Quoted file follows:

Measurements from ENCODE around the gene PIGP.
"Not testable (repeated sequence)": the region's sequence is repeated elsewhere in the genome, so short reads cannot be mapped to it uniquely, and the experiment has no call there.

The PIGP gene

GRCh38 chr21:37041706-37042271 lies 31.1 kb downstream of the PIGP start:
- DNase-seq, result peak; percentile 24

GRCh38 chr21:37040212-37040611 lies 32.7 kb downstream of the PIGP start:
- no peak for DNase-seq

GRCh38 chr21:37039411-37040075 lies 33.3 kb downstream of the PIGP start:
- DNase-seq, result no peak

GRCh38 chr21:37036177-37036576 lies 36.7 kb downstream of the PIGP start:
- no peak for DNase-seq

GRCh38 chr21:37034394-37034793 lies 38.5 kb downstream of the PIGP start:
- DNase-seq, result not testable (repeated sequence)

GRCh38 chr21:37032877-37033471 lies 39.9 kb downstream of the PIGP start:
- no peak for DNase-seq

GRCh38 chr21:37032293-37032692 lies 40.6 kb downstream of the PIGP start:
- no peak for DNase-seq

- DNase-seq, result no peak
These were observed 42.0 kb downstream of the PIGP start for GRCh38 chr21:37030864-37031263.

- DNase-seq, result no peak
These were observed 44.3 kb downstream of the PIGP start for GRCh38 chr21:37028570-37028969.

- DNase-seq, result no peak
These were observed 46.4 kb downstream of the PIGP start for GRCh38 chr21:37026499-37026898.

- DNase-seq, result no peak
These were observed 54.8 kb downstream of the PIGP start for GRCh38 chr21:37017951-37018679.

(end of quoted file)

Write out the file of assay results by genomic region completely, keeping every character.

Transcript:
Measurements from ENCODE around the gene PIGP.
"Not testable (repeated sequence)": the region's sequence is repeated elsewhere in the genome, so short reads cannot be mapped to it uniquely, and the experiment has no call there.

The PIGP gene

GRCh38 chr21:37041706-37042271 lies 31.1 kb downstream of the PIGP start:
- DNase-seq, result peak; percentile 24

GRCh38 chr21:37040212-37040611 lies 32.7 kb downstream of the PIGP start:
- no peak for DNase-seq

GRCh38 chr21:37039411-37040075 lies 33.3 kb downstream of the PIGP start:
- DNase-seq, result no peak

GRCh38 chr21:37036177-37036576 lies 36.7 kb downstream of the PIGP start:
- no peak for DNase-seq

GRCh38 chr21:37034394-37034793 lies 38.5 kb downstream of the PIGP start:
- DNase-seq, result not testable (repeated sequence)

GRCh38 chr21:37032877-37033471 lies 39.9 kb downstream of the PIGP start:
- no peak for DNase-seq

GRCh38 chr21:37032293-37032692 lies 40.6 kb downstream of the PIGP start:
- no peak for DNase-seq

- DNase-seq, result no peak
These were observed 42.0 kb downstream of the PIGP start for GRCh38 chr21:37030864-37031263.

- DNase-seq, result no peak
These were observed 44.3 kb downstream of the PIGP start for GRCh38 chr21:37028570-37028969.

- DNase-seq, result no peak
These were observed 46.4 kb downstream of the PIGP start for GRCh38 chr21:37026499-37026898.

- DNase-seq, result no peak
These were observed 54.8 kb downstream of the PIGP start for GRCh38 chr21:37017951-37018679.